Lasting change is needed to combat injustice

Staff Editorial: The opinion of the El Vaquero staff members


Images via Unsplash.

Recently, FBI Director Christopher Wray testified before members of the Senate Judiciary Committee formally elevating the threat from white supremacist groups to its top priority level, alongside ISIS and its network of homegrown terrorists.

At the beginning of this year, the storming of the capitol demonstrated the making of America great for white people. Former President Trump’s presidency has opened Pandora’s box of hate into the American mainstream, giving the permission some racists needed to reveal themselves proudly and wreak havoc on symbols of American democracy that have withstood wars and attacks for centuries. Despite the challenges the past year has posed, many still fail to recognize the injustices in our nation. With support for Black Lives Matter and Asian Americans fluctuating it is important that we make a conscious effort to get out of the “Irvine Bubble” we live in and push for lasting change.

Since the COVID-19 pandemic, hate crimes against Asian Americans have been on a constant rise. There were 122 incidents of anti-Asian American hate crimes in 16 of the country’s most populous cities in 2020, an increase of almost 150% over the previous year, according to data compiled by California State University’s Center for the Study of Hate and Extremism. Oftentimes initial pushes for justice wane. While support for this issue seems to be in full force with the recent shooting in Atlanta, Georgia, we cannot be sure it will last.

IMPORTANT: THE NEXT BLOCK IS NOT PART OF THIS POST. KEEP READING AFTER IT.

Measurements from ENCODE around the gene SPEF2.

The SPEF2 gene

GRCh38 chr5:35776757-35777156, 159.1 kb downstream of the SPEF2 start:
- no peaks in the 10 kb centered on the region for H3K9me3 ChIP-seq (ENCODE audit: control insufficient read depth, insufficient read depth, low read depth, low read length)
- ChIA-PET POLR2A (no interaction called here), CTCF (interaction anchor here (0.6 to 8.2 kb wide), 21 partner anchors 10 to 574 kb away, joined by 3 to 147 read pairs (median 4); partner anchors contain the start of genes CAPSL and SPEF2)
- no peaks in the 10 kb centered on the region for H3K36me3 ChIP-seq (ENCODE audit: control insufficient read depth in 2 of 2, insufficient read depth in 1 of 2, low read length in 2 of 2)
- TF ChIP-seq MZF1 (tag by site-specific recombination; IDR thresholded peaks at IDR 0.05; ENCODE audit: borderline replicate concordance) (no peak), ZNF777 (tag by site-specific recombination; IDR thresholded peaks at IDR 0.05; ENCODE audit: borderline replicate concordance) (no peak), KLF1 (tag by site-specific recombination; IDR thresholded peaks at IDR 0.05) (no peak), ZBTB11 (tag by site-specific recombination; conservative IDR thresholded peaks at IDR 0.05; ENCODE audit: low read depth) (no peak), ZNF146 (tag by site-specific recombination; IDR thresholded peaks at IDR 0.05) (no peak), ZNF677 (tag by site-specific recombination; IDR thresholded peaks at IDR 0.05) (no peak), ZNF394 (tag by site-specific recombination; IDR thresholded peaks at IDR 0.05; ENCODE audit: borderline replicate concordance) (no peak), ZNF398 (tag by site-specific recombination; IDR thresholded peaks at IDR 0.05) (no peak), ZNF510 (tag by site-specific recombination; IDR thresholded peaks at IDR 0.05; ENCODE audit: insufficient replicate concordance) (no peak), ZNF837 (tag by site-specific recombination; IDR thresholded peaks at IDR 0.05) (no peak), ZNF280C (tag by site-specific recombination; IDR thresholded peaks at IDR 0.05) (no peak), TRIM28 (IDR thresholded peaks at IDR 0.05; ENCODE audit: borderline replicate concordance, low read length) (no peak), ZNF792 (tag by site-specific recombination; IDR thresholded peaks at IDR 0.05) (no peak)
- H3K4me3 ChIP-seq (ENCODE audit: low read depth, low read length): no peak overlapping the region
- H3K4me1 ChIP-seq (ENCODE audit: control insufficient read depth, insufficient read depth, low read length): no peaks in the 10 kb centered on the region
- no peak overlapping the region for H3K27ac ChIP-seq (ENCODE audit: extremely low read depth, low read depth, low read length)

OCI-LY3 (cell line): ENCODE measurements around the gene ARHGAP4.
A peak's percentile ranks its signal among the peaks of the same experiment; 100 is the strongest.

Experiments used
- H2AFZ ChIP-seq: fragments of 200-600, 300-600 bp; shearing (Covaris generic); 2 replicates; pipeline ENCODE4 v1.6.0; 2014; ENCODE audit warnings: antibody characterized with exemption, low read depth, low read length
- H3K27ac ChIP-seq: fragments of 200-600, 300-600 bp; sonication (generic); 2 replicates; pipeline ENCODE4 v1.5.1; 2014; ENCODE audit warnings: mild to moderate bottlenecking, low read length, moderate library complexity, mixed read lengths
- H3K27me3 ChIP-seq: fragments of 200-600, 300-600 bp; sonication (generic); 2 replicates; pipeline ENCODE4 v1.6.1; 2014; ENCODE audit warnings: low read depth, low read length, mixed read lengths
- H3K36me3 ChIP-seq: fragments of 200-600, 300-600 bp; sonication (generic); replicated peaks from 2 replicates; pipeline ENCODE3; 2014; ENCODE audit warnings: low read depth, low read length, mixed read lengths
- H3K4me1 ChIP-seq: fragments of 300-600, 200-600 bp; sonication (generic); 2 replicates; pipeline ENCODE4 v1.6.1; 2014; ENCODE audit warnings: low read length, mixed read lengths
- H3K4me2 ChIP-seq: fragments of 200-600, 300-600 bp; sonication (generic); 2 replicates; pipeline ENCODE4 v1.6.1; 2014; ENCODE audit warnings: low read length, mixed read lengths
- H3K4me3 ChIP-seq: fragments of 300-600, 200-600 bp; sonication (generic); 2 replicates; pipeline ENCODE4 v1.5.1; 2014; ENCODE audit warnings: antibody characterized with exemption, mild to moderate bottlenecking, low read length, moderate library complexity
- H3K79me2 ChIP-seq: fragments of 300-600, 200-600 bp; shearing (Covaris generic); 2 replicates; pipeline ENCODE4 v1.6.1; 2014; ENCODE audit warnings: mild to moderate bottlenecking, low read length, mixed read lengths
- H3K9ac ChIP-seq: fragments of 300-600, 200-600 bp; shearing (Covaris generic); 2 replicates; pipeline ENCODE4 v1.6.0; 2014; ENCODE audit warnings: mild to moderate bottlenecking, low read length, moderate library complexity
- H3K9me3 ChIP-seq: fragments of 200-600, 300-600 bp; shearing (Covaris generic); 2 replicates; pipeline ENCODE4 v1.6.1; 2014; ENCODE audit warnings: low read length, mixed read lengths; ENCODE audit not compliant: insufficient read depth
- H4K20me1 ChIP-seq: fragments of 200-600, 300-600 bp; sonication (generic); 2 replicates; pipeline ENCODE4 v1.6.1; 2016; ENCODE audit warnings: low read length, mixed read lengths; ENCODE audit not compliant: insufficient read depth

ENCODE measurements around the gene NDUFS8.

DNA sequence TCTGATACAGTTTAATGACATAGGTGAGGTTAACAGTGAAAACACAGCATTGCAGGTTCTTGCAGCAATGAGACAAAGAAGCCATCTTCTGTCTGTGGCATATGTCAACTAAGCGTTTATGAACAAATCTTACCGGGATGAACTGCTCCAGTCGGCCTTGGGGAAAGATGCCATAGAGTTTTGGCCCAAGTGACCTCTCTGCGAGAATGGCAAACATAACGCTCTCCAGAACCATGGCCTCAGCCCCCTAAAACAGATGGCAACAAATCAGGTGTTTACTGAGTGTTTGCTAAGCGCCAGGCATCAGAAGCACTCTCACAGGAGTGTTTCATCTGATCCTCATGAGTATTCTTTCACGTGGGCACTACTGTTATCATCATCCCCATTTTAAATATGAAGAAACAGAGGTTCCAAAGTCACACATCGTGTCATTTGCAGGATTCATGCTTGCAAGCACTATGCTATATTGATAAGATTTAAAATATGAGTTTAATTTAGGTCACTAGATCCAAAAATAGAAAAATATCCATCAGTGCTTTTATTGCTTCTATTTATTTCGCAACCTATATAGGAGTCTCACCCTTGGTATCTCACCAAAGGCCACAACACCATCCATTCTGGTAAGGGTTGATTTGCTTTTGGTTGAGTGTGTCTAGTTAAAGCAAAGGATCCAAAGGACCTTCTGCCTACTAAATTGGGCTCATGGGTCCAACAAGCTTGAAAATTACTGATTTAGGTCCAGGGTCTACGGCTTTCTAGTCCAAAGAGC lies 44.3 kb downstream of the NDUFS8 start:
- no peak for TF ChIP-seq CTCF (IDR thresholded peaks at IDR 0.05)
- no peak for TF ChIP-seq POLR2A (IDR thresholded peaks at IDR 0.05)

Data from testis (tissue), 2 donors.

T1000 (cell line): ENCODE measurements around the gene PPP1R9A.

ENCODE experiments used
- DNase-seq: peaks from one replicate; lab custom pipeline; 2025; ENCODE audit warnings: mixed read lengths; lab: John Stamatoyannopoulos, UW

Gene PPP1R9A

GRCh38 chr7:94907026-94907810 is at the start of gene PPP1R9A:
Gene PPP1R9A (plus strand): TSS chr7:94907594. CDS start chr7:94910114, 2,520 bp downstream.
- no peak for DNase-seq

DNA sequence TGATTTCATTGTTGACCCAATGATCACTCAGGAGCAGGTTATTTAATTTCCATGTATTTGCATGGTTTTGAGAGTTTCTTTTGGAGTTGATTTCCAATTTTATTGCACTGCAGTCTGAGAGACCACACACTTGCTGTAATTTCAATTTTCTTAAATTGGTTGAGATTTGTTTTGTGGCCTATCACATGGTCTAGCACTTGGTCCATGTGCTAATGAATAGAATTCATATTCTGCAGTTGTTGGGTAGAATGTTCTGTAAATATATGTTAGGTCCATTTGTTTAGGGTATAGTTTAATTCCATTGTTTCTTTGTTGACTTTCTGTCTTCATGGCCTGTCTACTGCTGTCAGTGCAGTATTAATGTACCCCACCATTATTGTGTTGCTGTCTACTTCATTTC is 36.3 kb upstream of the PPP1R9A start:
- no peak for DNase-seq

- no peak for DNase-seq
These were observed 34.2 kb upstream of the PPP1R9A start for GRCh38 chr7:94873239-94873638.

With time, support for social justice movements across the country has diminished. According to Pew Research Center, a majority of U.S. teens, 55%, now express at least some support for the Black Lives Matter movement, down from 67% in June amid nationwide demonstrations sparked by the death of George Floyd. Those who say they strongly support the movement stand at 29%, down from 38% at the start of the movement. Similar trends are predicted for Asian-Americans, which is unacceptable in the twentieth century. Irvine is afforded the privileges of being a traditionally safe and affluent area and we should work towards extending these liberties worldwide. We should not stop these efforts now.

Some may argue that it is necessary to prioritize our own needs and wellbeing over political intercourse. People often comment “Politics doesn’t affect my life” but fail to recognize that every aspect of our daily lives is influenced by it. From how much we pay in taxes to the price of gasoline, politics has a direct impact on our daily lives. Not every social justice cause may be something you feel is important or resonates with you. However, political advocacy should never be placed on the back burner.

As a community and a nation, we need to provide continued support to these efforts, not only when they are “trending.” We need to rededicate ourselves and put aside our own political comforts. Sign petitions, advocate on social media and donate. With the start of a new presidency, it is now the time to move forward together and create change.